If news reports are to be believed, the list issued by the government contained those sites that they considered propagandist; some wrote against the Government, Islam and Christianity. Of these, four were blogspot blogs, and one was on typepad. That’s just five of 17 in this list (there are reports of others that have been blocked in the past) that made me, and the world, aware that access to sites was being controlled in India.

On the face of it, even a thousand is but a drop in an ocean of millions of websites, but it also seems to be a case of ‘Have power, will use’ – the list seems arbitrary since one is a blank blog, another aggregates news related to the word ‘Hindu’ and yet another is a blog with two harmless posts, both posted in 2004. The IT act has given the Ministry of Communications and CERT-IN the right to block access, hence they will do so. Of course, not many would have noticed this ban had it not been for incompetence across the board – the Indian ISP’s simply blocked domains instead of specific sites.

But there are positives to take from this problem – Bloggers have grouped to fight this gagging, and a massive information gathering and disseminating exercise was undertaken as ISP after ISP began blocking access. The biggest positive is that many bloggers have filed RTI petitions and asked for answers, and shall probably do so for other issues even after this is dead and buried. The veil of secrecy, the security blanket that the government hides beneath, has been lifted just that little bit more.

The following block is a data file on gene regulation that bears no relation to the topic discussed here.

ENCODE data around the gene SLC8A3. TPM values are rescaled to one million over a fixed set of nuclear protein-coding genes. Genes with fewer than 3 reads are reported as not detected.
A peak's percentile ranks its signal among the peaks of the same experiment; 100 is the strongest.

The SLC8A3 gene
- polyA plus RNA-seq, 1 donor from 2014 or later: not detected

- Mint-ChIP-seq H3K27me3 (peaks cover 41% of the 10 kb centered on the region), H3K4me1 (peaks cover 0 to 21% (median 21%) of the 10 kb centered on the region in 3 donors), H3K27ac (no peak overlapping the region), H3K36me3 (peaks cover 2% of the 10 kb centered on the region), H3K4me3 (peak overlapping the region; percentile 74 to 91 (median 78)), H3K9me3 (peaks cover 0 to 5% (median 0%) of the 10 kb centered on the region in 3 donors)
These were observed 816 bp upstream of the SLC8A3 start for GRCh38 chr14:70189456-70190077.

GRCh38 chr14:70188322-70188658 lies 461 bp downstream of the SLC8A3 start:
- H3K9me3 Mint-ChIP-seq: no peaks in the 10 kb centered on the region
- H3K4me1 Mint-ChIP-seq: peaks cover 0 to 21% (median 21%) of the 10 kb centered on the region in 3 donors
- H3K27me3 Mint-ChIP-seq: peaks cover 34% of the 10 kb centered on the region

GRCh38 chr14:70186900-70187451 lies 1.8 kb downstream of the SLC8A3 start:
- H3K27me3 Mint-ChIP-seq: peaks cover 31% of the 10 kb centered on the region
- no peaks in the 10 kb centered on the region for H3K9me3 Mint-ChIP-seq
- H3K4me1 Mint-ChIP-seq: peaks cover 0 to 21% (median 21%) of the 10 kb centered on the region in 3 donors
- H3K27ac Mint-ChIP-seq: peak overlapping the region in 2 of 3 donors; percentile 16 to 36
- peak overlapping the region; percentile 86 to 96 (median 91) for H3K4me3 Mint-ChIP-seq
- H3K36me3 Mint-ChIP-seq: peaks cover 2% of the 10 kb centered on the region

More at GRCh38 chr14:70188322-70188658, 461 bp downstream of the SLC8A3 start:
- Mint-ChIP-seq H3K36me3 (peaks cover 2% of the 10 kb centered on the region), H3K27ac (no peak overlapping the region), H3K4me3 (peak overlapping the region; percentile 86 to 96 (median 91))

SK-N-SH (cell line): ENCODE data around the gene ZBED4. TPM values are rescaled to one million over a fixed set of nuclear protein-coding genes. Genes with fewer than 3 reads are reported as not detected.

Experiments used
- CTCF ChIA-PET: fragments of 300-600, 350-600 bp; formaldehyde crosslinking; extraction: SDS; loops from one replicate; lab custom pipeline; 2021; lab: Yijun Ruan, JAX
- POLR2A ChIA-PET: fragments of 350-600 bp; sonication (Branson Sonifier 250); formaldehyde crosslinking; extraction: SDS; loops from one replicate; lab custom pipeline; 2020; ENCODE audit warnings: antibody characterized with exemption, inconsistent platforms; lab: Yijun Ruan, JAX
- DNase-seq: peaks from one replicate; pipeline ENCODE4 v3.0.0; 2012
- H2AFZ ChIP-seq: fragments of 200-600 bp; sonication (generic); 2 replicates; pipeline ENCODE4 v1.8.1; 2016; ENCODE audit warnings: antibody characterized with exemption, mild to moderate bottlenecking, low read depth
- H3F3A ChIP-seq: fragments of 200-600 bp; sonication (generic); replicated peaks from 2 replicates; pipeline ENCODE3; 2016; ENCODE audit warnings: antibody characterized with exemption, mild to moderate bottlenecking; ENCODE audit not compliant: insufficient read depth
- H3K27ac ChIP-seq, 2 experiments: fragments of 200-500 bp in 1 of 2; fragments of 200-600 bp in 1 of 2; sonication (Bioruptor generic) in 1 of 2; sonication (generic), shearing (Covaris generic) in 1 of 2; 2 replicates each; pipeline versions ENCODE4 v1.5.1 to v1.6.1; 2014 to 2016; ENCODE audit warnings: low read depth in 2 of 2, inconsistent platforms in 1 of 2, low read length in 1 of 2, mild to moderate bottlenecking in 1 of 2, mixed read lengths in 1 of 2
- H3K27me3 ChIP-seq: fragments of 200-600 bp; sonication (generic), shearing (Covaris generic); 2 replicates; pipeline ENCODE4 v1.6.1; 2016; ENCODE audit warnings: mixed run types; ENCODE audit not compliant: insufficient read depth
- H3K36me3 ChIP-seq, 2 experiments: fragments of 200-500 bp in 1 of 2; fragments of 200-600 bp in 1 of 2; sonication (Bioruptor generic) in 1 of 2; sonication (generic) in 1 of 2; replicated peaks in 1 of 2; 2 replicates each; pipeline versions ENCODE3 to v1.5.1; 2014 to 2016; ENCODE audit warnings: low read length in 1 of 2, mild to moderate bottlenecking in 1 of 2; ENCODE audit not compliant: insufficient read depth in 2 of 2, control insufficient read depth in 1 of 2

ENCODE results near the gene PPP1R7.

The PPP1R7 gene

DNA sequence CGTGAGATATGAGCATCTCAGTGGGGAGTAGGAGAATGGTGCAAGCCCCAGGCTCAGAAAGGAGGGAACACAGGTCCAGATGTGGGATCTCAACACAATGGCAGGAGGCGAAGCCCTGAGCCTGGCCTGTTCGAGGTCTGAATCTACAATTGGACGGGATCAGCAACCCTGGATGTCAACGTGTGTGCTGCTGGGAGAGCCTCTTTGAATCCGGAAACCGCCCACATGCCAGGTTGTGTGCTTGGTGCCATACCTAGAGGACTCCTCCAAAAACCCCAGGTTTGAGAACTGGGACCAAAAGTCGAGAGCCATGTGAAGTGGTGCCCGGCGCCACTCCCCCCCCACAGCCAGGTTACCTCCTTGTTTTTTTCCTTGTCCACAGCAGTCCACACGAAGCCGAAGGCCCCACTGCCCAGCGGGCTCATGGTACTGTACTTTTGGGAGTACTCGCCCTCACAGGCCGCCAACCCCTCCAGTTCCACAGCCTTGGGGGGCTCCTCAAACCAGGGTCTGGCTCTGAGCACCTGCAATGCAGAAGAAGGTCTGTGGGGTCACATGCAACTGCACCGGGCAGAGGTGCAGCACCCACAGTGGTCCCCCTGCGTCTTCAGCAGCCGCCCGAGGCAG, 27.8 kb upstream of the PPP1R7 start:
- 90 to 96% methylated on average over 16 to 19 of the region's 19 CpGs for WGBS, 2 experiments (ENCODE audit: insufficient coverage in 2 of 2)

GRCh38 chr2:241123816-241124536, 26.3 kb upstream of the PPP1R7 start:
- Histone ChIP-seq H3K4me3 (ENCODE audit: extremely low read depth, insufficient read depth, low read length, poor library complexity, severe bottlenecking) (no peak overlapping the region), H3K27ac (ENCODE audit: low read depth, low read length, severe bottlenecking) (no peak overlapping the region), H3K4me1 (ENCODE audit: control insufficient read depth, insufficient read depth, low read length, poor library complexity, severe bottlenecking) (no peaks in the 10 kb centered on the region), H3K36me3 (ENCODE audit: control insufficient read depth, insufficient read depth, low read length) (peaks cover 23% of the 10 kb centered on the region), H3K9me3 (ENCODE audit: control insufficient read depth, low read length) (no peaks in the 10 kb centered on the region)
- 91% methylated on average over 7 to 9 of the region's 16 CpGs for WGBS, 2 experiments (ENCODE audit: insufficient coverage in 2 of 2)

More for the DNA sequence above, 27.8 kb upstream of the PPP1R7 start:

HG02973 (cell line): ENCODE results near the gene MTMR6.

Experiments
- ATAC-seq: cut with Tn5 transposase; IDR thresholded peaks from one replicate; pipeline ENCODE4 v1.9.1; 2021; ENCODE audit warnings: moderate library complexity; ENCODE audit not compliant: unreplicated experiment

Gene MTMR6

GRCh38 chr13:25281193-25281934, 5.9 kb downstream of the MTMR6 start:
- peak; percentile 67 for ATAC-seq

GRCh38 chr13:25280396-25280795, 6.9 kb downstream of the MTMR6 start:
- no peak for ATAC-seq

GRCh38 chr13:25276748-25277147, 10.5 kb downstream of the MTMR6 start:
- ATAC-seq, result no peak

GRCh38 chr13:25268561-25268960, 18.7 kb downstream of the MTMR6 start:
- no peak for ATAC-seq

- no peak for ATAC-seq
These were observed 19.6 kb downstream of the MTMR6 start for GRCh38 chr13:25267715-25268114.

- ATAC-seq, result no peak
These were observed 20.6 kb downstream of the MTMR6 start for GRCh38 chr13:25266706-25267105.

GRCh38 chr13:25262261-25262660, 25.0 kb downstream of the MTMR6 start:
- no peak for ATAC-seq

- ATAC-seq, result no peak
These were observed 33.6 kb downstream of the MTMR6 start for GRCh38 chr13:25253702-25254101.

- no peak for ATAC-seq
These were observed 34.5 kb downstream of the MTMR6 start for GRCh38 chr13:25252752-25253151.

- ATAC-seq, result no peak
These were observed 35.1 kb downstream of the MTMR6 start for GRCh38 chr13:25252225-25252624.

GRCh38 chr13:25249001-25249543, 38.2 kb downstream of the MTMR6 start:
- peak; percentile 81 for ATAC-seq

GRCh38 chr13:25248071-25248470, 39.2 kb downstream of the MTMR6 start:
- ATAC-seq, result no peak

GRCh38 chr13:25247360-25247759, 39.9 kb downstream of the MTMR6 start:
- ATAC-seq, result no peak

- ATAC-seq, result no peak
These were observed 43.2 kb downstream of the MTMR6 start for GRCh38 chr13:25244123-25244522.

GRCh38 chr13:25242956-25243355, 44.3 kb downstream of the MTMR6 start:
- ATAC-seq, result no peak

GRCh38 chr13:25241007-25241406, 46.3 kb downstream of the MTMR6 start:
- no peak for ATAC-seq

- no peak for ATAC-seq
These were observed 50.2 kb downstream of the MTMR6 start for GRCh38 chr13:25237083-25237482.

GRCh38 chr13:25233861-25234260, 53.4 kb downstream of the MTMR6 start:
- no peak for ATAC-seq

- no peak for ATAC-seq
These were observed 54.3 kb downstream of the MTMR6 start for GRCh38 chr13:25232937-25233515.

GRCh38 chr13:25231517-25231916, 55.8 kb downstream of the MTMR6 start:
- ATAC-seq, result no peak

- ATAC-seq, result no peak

What this issue has also brought to the fore is the right of the government to curtail free speech, and whether citizens are to be viewed as individuals or groups. Should responsibility lie with those who make inciting speeches, or with those who believe them? In my opinion, and I may be in a minority here, all forms of propaganda, whether anti-national or anti-community is fine as long as individuals are held responsible for their actions.

Free speech allows for debate, and then the decisions are based on thinking and not mere impressions. How can a few hundred people in ministries and committees decide for us what we should view on the internet, what we read, or what we watch on TV? Should our access depend on the lowest common denominator, or should he/she be given the education and the right to decide? Or is our society collectively na�ve that we should allow it to remain ignorant and monitor their access?

There is a larger, fundamental issue at stake here – should retribution by the state be delivered unto a community or an individual? At the end of the day, you and I, not the community that we belong to, are responsible for our actions. How politicians view this reflects on the level of intelligence that they reason on.

Here’s a simple test to see where you stand on this issue; choose the option you think is right:

a) Some sites are propagandist; hence some sites need to be banned
b) Some sites are propagandist; hence all sites need to be banned
c) All sites are propagandist; hence some sites need to be banned
d) All sites are propagandist; hence all sites need to be banned
e) None of the above

Options ‘a’ and ‘d’ are logically proper, though I go with option ‘e’. What do you think and why? Also, try again after replacing the word ‘banned’ with ‘monitored’ in the above question.

[crossposted on IBNLive.com. To borrow a statement from a more prominent and popular blogger (the star of Everybody Knows Jai :P) – Line breaks not mine]